t f p g+ YouTube icon

Resource Finder

Topics clear ORAND
Adam, the Fall, and Sin Age of the Earth Ancient Cultures Astronomy & Physics Atheism & Scientism Biblical Authority Biblical Interpretation BioLogos Blog Brain, Mind & Soul Cambrian Explosion Christ & New Creation Christian Science History Christian Unity Christianity & Science - Then and Now Creation & Origins Creation Care Design Divine Action & Purpose Earth, Universe & Time Education Evolution & Christian Faith project Evolution - Evidence Evolution - How It Works Fossils Genesis Genetics History of Life Human Origins ID Movement Image of God Lives of Faith Miracles Morality & Ethics Neuroscience & Psychology Old Earth Creationism Pastoral Voices Problem of Evil Randomness Science & Worldviews Science as Christian Calling Sermons The Flood Worship & Arts Young Earth Creationism
2 resources found
 

Why should Christians consider evolutionary creation?

Because evolution is a challenging subject, many Christians are tempted to simply ignore or reject it. Yet considering evolutionary creation has important benefits for Christians both in our relationship with the Creator, and with our relationships with other people—believers and non-Christians alike. First, Christians should study evolution because (like all the natural sciences) it is the study of God’s creation. Creation itself is a complementary revelation to what is communicated in the Scriptures, and through it God shows how and when he brought about life, to his honor and glory. Studying the creation is also an invitation into a deeper understanding of the attributes and character of Father, Son and Spirit. Second, considering evolutionary creation aids the Church in its gospel mission, supporting young Christians in their faith, helping answer critics, and equipping us to engage effectively in the wider culture. An anti-evolution attitude can harm Christian young people by presenting them with a false choice between pursuing science OR holding to faith. Similarly, a hostile attitude towards evolution can hinder evangelism when seekers hear that they must reject science to follow Christ. On the other hand, studying evolution as a God-ordained process helps Christians refute arguments that science encourages an atheistic worldview. Furthermore, as the church engages front-page issues raised by the rapid growth in science, medicine, and technology, a Christ-centered voice in such areas as bioethics will be stronger if based on a thorough understanding of the natural sciences, including evolution.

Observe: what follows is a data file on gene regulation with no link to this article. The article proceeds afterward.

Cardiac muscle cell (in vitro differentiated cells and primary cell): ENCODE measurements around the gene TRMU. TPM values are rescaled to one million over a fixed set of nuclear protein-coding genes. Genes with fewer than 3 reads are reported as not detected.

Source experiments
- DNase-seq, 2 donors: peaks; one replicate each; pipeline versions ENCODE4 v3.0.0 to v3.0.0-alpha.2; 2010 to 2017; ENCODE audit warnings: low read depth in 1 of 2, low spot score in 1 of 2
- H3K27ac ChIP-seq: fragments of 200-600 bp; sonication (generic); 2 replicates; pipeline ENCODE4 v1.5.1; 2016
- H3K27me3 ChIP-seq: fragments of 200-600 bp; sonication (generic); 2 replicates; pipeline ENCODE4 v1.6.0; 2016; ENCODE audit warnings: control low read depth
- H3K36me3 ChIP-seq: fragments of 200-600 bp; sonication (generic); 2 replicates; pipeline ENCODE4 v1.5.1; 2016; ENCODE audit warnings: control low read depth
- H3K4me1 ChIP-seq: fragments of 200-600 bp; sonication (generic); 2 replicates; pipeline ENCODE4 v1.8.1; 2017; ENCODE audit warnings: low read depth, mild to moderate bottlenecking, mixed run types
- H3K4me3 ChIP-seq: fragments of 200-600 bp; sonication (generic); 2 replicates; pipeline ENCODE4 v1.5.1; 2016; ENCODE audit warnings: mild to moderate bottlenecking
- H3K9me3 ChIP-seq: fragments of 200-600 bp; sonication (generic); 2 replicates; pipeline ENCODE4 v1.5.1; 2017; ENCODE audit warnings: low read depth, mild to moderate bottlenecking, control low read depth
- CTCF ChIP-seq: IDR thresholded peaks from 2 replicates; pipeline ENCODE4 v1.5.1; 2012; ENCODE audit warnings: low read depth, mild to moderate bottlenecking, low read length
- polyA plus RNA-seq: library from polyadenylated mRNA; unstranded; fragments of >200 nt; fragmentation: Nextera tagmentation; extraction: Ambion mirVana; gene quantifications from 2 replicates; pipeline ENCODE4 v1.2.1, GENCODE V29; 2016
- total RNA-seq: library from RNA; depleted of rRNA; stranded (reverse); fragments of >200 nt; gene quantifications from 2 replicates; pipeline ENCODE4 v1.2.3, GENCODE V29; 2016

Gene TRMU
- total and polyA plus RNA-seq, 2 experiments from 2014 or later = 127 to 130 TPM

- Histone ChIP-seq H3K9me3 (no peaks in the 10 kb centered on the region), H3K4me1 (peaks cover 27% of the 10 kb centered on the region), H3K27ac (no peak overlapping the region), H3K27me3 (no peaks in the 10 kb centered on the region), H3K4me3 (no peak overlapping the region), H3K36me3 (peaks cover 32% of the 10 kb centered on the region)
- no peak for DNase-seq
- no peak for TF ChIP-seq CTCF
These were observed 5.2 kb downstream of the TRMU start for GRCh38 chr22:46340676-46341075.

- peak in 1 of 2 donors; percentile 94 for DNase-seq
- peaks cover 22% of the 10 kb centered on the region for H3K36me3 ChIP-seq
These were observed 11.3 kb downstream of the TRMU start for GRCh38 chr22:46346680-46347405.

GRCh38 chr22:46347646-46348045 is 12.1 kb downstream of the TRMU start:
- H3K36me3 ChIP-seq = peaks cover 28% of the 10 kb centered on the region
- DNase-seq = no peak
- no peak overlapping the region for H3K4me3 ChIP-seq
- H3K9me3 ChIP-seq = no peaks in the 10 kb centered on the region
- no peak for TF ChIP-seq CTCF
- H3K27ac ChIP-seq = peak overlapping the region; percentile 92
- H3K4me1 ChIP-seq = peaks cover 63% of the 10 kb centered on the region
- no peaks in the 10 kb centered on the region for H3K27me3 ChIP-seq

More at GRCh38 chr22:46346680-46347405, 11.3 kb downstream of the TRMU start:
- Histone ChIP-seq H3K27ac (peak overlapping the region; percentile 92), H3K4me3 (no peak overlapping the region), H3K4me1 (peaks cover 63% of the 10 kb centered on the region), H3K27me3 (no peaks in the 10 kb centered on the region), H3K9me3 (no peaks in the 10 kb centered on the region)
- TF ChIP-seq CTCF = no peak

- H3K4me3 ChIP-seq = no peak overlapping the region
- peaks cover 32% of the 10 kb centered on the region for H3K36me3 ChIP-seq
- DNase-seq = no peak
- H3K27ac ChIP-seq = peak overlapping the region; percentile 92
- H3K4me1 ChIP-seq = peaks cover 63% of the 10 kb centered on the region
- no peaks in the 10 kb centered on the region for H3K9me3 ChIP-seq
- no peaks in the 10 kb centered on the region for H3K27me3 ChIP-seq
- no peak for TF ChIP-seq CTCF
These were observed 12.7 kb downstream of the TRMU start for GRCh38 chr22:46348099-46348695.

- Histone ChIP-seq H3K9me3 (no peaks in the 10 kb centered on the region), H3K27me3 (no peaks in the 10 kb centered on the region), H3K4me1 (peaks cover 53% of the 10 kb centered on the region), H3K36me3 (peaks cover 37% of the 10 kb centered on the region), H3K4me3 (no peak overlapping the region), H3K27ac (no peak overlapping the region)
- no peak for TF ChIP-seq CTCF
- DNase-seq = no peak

(Updated on September 9, 2012)

 

What factors should be considered in determining how to approach a passage of scripture?

Finding the best interpretation of a scripture passage can be a daunting task. C.S. Lewis advises us to “Look. Listen. Receive.” A good approach is to seek the intended meaning for the original audience before considering what it means for us today. Clues to the original intended meaning can be found in the style of language, the genre of literature, the original audience, and the historical and cultural context. By studying these things, we avoid projecting modern ideas (like science) onto the text.

2 resources found